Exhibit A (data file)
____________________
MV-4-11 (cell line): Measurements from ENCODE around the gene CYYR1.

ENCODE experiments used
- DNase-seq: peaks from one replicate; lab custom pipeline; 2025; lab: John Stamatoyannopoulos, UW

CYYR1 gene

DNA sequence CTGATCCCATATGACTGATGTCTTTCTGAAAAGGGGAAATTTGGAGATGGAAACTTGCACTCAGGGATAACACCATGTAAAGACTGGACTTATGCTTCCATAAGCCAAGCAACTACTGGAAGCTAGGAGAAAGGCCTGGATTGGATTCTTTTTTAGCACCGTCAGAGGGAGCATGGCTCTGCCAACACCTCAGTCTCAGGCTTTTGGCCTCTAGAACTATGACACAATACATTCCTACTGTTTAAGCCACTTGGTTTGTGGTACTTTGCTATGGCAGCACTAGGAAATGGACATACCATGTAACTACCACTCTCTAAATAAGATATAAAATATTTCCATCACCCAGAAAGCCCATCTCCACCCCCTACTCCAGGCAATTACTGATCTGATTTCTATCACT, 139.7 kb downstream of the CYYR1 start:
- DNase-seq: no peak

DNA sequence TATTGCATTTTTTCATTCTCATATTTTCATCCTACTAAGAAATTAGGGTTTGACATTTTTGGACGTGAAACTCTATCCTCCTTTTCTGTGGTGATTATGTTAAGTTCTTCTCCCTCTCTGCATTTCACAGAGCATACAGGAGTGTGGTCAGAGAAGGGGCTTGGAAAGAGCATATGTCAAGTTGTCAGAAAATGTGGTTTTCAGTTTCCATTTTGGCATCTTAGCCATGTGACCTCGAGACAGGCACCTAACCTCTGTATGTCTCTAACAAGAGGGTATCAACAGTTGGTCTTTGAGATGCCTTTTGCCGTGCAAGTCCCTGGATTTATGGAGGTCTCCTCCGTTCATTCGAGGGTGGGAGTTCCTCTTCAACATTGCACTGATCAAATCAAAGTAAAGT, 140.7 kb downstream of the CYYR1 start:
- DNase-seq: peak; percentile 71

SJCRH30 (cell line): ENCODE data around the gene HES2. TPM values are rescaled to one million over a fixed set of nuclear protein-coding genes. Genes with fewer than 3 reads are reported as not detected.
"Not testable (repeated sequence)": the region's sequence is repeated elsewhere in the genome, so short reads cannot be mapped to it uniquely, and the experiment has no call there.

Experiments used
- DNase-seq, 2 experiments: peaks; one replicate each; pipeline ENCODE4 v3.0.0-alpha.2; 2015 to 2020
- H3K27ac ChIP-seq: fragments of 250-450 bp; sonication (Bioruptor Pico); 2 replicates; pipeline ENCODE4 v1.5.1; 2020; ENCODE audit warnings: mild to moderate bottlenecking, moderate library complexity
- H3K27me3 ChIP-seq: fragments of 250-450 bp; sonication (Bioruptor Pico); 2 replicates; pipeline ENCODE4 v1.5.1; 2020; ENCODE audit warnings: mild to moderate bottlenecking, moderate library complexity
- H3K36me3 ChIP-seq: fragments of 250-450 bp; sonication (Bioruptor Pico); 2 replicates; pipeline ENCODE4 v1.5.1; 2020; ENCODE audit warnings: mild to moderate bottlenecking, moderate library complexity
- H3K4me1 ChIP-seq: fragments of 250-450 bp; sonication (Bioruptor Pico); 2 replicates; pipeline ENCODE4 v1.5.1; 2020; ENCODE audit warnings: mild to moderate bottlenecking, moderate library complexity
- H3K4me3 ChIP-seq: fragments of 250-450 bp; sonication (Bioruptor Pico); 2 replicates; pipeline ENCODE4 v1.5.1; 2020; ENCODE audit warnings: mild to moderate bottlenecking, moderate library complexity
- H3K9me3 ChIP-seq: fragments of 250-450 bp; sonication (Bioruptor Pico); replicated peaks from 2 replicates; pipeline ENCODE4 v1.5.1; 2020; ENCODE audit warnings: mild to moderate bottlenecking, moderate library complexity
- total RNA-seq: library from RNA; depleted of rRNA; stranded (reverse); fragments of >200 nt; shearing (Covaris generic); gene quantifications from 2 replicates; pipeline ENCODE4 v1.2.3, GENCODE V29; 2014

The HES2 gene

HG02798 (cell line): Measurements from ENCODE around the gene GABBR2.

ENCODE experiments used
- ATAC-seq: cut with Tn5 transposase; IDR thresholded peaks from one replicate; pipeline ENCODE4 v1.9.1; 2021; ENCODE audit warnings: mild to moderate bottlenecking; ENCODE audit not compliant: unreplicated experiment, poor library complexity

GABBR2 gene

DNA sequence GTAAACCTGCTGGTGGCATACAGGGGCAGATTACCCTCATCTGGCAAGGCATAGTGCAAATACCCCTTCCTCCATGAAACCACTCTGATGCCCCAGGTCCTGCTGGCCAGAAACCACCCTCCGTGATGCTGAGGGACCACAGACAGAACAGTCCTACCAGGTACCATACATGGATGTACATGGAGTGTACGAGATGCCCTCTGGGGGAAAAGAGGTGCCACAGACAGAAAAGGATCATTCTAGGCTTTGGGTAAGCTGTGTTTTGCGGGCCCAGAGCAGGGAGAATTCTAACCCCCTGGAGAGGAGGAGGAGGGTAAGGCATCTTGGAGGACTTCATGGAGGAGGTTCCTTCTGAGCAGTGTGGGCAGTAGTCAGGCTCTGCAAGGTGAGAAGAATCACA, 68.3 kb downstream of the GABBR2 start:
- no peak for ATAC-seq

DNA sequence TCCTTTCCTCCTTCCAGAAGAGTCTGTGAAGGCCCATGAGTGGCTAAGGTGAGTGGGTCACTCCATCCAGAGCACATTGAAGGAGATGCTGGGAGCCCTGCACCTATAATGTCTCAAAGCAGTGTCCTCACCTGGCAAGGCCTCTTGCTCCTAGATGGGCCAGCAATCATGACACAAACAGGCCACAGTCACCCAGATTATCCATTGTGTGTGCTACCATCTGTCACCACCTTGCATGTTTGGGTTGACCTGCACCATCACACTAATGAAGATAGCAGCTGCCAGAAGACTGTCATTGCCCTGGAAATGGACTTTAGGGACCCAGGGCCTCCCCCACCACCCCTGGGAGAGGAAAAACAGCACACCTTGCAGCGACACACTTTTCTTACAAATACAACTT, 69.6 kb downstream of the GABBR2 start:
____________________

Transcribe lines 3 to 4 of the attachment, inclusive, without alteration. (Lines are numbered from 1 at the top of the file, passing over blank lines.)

- DNase-seq: peaks from one replicate; lab custom pipeline; 2025; lab: John Stamatoyannopoulos, UW

CYYR1 gene